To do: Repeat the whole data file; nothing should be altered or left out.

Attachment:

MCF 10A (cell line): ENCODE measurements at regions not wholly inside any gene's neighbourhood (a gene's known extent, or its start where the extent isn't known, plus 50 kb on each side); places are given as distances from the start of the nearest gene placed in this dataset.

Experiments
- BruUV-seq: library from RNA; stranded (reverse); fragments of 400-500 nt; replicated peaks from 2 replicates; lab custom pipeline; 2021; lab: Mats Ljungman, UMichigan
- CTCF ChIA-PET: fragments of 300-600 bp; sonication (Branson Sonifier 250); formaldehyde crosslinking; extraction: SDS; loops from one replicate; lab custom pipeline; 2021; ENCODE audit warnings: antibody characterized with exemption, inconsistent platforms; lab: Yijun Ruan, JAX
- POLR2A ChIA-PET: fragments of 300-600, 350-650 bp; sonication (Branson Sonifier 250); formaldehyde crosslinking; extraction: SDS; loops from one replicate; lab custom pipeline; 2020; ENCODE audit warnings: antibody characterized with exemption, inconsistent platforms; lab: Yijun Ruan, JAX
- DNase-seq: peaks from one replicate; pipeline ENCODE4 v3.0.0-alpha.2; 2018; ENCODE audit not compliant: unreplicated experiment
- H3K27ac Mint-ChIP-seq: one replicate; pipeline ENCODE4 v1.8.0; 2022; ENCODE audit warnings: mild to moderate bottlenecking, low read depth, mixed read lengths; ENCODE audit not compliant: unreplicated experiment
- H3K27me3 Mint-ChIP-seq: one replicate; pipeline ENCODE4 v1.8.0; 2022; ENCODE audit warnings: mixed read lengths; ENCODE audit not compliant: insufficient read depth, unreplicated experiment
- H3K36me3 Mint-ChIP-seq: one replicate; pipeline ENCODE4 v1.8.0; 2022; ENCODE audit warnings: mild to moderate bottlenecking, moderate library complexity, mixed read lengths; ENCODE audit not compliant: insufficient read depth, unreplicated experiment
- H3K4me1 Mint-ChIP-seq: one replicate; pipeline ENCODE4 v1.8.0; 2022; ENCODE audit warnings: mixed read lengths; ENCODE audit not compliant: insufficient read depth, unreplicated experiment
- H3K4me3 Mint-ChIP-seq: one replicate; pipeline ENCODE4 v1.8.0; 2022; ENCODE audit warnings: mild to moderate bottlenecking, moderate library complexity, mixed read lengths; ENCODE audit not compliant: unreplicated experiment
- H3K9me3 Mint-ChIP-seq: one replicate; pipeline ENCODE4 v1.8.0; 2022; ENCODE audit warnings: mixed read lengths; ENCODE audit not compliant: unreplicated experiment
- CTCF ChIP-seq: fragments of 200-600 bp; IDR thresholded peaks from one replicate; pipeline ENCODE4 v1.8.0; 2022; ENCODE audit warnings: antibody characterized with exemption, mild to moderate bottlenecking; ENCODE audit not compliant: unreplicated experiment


MCF 10A (cell line): ENCODE measurements at regions not wholly inside any gene's neighbourhood (a gene's known extent, or its start where the extent isn't known, plus 50 kb on each side); places are given as distances from the start of the nearest gene placed in this dataset.

Experiments
- BruUV-seq: library from RNA; stranded (reverse); fragments of 400-500 nt; replicated peaks from 2 replicates; lab custom pipeline; 2021; lab: Mats Ljungman, UMichigan
- CTCF ChIA-PET: fragments of 300-600 bp; sonication (Branson Sonifier 250); formaldehyde crosslinking; extraction: SDS; loops from one replicate; lab custom pipeline; 2021; ENCODE audit warnings: antibody characterized with exemption, inconsistent platforms; lab: Yijun Ruan, JAX
- POLR2A ChIA-PET: fragments of 300-600, 350-650 bp; sonication (Branson Sonifier 250); formaldehyde crosslinking; extraction: SDS; loops from one replicate; lab custom pipeline; 2020; ENCODE audit warnings: antibody characterized with exemption, inconsistent platforms; lab: Yijun Ruan, JAX
- DNase-seq: peaks from one replicate; pipeline ENCODE4 v3.0.0-alpha.2; 2018; ENCODE audit not compliant: unreplicated experiment
- H3K27ac Mint-ChIP-seq: one replicate; pipeline ENCODE4 v1.8.0; 2022; ENCODE audit warnings: mild to moderate bottlenecking, low read depth, mixed read lengths; ENCODE audit not compliant: unreplicated experiment
- H3K27me3 Mint-ChIP-seq: one replicate; pipeline ENCODE4 v1.8.0; 2022; ENCODE audit warnings: mixed read lengths; ENCODE audit not compliant: insufficient read depth, unreplicated experiment
- H3K36me3 Mint-ChIP-seq: one replicate; pipeline ENCODE4 v1.8.0; 2022; ENCODE audit warnings: mild to moderate bottlenecking, moderate library complexity, mixed read lengths; ENCODE audit not compliant: insufficient read depth, unreplicated experiment
- H3K4me1 Mint-ChIP-seq: one replicate; pipeline ENCODE4 v1.8.0; 2022; ENCODE audit warnings: mixed read lengths; ENCODE audit not compliant: insufficient read depth, unreplicated experiment
- H3K4me3 Mint-ChIP-seq: one replicate; pipeline ENCODE4 v1.8.0; 2022; ENCODE audit warnings: mild to moderate bottlenecking, moderate library complexity, mixed read lengths; ENCODE audit not compliant: unreplicated experiment
- H3K9me3 Mint-ChIP-seq: one replicate; pipeline ENCODE4 v1.8.0; 2022; ENCODE audit warnings: mixed read lengths; ENCODE audit not compliant: unreplicated experiment
- CTCF ChIP-seq: fragments of 200-600 bp; IDR thresholded peaks from one replicate; pipeline ENCODE4 v1.8.0; 2022; ENCODE audit warnings: antibody characterized with exemption, mild to moderate bottlenecking; ENCODE audit not compliant: unreplicated experiment